The Stringbags HC
Publisher: Dead Reckoning
Release Date: May 20, 2020
Price: $29.95
Creator(s): Garth Ennis (author); PJ Holden and Kelly Fitzpatrick (artists)
Format: 192 pgs., Full-Color, 7-1/4"x11", Hardcover
ISBN: 978-1-6824-7503-4
Age Rating: N/A
ICv2 Rating: 4.5 Stars out of 5

This may be the best war comic to come out in years, and one of the reasons for that is that Garth Ennis came up with a clever way to tell real parts of history with purely fictional characters, giving him the flexibility to include needed explanations.  Thus, even though there was no one torpedo bomber crew at all three of the incidents in the book, his fictional crew are there for the air attack on the Italians at Taranto, the air battle dooming the Bismarck, and the air attacks on the German ships trying to get home from France in 1942.

The thing that creates the most drama in this unusual story is the type of aircraft involved.  "Stringbags" was one of several derogatory names for the Swordfish planes.  For reasons still unclear to anyone with sense, the British entered World War II with the Swordfish as their only carrier-based torpedo bomber, an awkward, obsolete biplane that could carry as many as three crew, fly slowly, defend itself poorly, and deliver a very limited payload of weaponry.  That, combined with the lack of cooperation between the RAF and the British naval air command, led to some difficult times for the Swordfish fliers, and those are made clear in this story. This isn’t a tale of heroes.  It’s a serious story about men who are just trying to survive, while doing damage to the enemy.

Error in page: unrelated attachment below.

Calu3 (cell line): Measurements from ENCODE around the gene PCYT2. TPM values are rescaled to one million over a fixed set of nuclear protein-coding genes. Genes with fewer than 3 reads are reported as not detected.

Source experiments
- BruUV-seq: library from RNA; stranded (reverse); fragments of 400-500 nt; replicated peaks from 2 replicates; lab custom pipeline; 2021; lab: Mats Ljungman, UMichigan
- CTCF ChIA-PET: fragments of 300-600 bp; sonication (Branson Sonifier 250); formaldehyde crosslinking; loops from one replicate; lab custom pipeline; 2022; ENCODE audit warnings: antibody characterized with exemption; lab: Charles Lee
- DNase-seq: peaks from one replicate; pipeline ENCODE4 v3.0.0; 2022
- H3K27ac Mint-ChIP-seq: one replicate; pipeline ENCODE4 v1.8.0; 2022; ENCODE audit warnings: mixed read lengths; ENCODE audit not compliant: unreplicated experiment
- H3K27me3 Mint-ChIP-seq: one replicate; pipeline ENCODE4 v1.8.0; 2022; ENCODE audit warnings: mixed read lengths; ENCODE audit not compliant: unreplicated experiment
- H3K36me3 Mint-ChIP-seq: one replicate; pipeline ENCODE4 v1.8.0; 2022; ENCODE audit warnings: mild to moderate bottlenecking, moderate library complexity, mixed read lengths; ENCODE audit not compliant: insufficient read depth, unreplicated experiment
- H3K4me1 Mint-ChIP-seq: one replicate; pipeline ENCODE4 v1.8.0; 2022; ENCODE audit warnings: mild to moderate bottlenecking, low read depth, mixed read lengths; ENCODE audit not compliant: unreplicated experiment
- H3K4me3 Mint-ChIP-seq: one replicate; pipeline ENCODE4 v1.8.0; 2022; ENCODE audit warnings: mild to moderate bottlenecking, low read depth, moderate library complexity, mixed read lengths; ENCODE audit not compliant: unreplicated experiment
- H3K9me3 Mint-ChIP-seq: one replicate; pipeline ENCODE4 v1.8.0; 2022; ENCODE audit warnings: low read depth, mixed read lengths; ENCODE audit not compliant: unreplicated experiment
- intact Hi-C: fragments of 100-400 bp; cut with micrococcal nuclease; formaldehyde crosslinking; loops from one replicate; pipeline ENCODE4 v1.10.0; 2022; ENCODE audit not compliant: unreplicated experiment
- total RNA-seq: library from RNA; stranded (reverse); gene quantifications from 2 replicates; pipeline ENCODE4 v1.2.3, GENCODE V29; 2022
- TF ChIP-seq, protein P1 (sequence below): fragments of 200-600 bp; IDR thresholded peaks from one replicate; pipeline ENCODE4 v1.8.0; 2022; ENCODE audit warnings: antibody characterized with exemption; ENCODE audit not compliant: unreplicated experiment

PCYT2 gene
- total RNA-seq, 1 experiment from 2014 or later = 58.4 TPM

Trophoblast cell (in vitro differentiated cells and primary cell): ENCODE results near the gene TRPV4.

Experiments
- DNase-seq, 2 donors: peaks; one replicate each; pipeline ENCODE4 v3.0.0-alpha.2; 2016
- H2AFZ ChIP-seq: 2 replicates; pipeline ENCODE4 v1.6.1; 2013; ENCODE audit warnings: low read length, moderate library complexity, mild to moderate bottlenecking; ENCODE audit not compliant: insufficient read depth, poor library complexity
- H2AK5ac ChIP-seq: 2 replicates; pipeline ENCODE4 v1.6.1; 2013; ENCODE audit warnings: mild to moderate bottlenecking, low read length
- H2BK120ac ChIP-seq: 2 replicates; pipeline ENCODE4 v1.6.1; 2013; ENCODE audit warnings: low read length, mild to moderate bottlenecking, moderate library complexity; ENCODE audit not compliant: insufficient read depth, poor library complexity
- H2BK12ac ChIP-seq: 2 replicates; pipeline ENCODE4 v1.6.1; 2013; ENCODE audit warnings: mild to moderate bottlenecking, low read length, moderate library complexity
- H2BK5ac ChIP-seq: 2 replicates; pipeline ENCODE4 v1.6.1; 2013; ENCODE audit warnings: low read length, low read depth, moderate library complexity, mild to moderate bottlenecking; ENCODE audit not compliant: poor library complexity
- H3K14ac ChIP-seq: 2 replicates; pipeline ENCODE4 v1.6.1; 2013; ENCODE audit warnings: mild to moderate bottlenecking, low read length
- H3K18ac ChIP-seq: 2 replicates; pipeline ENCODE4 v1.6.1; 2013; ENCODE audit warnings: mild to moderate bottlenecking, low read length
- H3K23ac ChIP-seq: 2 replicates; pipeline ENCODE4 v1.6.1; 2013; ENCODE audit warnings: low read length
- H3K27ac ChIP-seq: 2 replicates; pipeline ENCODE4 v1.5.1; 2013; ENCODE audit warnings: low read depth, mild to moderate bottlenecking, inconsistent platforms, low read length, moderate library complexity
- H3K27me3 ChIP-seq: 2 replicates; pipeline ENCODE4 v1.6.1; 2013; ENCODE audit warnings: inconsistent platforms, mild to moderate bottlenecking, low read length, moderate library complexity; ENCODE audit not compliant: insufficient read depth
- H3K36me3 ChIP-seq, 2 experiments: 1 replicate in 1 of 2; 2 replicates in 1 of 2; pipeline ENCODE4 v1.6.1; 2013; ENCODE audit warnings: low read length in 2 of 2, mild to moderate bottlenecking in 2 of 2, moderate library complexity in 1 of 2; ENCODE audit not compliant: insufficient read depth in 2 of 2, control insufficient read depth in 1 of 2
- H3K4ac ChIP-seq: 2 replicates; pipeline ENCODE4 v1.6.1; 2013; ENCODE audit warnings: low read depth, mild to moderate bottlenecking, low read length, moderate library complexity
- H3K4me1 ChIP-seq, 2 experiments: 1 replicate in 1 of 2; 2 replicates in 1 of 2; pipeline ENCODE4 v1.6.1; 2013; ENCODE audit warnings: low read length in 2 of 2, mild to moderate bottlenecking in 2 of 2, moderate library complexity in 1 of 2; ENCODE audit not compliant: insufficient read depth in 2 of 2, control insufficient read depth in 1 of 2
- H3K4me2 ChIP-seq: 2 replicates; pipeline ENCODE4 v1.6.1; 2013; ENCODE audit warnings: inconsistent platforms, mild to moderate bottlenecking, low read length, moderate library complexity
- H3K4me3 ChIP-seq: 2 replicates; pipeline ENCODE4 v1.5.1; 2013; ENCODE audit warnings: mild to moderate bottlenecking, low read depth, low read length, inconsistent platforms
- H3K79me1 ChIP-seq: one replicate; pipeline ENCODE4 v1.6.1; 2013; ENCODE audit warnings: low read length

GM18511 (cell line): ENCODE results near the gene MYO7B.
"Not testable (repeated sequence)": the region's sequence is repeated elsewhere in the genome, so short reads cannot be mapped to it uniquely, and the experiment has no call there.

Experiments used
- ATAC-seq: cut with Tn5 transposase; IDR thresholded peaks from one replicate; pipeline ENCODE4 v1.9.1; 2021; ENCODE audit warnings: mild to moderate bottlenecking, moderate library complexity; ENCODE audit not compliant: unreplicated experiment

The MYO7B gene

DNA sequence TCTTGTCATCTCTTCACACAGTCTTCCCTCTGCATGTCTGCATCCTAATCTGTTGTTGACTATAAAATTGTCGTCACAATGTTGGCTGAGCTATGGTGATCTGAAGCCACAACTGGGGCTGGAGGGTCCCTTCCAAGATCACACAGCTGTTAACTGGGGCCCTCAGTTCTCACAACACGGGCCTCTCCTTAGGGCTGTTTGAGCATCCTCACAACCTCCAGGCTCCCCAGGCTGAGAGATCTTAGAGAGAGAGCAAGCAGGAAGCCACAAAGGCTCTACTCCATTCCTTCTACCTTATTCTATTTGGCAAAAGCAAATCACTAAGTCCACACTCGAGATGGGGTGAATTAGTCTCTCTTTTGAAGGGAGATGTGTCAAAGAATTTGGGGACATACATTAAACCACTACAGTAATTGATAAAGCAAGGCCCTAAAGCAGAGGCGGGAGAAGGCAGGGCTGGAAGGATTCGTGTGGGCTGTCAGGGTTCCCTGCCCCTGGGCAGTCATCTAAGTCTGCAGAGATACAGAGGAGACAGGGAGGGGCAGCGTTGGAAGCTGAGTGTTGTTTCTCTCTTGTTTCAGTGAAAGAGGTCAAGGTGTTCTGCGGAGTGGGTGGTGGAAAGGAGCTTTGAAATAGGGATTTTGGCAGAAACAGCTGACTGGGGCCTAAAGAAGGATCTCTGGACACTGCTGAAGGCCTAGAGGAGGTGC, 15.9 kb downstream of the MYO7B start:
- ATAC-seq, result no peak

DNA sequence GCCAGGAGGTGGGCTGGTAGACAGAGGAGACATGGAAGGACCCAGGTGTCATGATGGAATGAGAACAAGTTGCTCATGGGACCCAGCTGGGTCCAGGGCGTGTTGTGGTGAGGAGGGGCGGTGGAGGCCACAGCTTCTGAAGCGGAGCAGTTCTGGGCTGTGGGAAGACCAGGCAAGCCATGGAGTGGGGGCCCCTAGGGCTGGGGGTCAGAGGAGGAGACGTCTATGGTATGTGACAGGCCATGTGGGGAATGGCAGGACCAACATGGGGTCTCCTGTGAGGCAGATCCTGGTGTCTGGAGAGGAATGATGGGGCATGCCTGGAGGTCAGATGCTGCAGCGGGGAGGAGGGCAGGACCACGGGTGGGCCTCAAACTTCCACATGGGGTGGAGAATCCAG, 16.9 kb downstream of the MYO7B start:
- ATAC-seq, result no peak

Ennis is great at doing stories that are grim and serious, and in this one the artists are an excellent match for the story.  The story’s only weakness is that, for no apparent reason, one of the main characters acts like an idiot a few too many times. Holden has been doing SF and war comics for a long time, and Kelly Fitzpatrick has been nominated for awards, deservedly so.

This book is aimed at adults, due to graphic violence, but some older teens would be okay with it, especially if they are interested in military history.

--Nick Smith: Library Technician, Community Services, for the Pasadena Public Library in California.